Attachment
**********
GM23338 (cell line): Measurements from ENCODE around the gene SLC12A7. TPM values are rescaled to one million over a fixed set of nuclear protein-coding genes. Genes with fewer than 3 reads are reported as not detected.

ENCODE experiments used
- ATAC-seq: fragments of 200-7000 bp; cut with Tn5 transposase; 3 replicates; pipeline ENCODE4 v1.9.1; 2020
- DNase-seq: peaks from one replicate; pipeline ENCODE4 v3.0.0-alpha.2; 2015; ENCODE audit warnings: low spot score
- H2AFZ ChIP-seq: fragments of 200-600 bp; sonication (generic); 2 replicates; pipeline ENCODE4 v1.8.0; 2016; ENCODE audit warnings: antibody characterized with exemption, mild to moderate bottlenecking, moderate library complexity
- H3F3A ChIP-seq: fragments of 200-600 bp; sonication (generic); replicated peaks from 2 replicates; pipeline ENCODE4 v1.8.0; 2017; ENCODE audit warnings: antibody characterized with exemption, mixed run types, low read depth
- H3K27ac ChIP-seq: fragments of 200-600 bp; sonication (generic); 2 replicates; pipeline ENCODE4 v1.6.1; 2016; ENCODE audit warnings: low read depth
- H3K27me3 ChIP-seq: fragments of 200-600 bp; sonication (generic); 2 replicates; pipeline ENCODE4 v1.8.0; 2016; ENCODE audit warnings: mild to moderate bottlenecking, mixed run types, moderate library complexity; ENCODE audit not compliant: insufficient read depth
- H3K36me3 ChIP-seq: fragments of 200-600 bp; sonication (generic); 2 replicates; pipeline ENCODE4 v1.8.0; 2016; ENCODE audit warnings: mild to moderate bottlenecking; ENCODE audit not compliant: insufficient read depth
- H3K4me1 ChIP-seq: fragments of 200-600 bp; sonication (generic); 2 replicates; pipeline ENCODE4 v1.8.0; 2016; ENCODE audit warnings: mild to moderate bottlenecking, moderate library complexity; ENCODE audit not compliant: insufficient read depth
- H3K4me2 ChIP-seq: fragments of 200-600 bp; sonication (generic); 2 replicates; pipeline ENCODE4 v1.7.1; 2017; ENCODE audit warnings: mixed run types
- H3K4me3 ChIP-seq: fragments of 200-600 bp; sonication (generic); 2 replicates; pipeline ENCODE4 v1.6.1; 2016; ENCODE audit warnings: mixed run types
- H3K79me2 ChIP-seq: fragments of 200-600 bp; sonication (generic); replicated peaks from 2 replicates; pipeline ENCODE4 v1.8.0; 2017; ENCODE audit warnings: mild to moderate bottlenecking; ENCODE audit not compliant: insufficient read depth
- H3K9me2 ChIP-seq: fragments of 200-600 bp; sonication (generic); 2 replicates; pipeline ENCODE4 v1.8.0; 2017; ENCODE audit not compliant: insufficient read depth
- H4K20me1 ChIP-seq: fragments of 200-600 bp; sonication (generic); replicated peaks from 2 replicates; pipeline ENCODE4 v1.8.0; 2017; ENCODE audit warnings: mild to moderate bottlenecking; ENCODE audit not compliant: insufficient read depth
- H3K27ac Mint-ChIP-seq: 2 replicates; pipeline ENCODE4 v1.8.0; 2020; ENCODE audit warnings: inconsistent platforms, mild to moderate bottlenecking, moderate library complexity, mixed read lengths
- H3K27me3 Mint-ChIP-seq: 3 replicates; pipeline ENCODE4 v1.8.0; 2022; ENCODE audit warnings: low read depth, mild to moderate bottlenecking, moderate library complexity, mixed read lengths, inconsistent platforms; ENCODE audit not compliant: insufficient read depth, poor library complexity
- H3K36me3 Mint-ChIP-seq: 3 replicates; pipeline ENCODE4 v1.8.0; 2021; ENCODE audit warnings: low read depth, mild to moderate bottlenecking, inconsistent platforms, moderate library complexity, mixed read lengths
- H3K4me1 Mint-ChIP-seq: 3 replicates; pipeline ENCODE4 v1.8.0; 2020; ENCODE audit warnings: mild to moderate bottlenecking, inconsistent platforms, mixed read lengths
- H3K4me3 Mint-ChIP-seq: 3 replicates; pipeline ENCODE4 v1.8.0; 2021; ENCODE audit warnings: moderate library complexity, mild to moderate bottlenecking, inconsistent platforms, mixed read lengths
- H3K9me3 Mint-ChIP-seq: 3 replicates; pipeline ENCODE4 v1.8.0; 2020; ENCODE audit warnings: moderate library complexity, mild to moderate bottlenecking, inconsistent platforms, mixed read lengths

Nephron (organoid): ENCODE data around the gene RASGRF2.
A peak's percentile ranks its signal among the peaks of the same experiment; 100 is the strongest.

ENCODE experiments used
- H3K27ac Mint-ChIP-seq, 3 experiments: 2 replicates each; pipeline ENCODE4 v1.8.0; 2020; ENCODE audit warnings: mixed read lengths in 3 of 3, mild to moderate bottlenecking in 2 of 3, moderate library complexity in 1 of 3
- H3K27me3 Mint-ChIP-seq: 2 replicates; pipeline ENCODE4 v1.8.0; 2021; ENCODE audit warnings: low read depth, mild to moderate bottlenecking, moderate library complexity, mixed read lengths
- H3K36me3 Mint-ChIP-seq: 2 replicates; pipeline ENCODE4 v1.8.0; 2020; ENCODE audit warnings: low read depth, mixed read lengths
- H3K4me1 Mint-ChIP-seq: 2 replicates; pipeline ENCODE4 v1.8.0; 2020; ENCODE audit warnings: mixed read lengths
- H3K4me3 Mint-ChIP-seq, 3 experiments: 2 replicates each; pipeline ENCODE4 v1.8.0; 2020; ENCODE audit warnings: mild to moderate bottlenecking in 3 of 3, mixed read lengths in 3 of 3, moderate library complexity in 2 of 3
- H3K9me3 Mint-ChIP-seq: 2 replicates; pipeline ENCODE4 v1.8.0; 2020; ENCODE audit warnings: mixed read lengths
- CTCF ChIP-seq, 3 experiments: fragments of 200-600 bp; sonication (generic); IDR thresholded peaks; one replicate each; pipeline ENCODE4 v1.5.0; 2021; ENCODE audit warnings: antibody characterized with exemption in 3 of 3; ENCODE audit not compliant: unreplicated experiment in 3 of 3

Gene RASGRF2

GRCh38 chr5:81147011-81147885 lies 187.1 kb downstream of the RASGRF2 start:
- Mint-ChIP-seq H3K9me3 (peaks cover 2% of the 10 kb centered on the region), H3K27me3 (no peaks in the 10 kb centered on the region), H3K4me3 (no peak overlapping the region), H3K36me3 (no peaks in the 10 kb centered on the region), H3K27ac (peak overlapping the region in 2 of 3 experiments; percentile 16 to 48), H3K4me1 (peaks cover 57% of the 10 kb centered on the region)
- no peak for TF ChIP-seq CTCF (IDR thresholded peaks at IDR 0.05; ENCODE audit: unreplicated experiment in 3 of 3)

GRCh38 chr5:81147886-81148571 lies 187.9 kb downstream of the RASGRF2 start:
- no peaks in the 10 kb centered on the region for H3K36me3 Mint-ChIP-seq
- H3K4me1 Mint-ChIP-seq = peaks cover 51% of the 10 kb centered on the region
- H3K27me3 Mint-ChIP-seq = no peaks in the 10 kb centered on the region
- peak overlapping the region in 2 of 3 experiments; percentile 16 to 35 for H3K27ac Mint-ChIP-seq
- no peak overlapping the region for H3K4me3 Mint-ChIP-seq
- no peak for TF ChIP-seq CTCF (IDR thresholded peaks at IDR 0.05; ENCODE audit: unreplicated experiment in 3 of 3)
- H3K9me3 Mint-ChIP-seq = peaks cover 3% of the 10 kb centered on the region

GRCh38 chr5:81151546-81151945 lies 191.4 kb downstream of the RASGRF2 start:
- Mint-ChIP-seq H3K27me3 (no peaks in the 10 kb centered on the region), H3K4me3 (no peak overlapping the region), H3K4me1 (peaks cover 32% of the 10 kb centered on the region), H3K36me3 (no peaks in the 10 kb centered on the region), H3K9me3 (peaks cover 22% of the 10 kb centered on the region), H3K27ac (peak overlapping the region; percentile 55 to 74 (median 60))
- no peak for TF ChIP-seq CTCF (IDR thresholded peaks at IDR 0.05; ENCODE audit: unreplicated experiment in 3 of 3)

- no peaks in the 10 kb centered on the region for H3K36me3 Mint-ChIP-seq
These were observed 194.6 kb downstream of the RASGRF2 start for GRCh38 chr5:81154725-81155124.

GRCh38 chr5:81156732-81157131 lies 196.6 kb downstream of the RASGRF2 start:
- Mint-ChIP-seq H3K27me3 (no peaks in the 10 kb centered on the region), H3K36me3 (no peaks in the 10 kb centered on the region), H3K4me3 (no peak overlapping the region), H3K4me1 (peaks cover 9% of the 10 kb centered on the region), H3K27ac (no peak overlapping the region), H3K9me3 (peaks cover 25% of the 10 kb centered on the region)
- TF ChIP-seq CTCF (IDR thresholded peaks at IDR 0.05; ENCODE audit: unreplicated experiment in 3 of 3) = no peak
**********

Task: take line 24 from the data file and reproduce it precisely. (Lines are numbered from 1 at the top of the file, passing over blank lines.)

ENCODE experiments used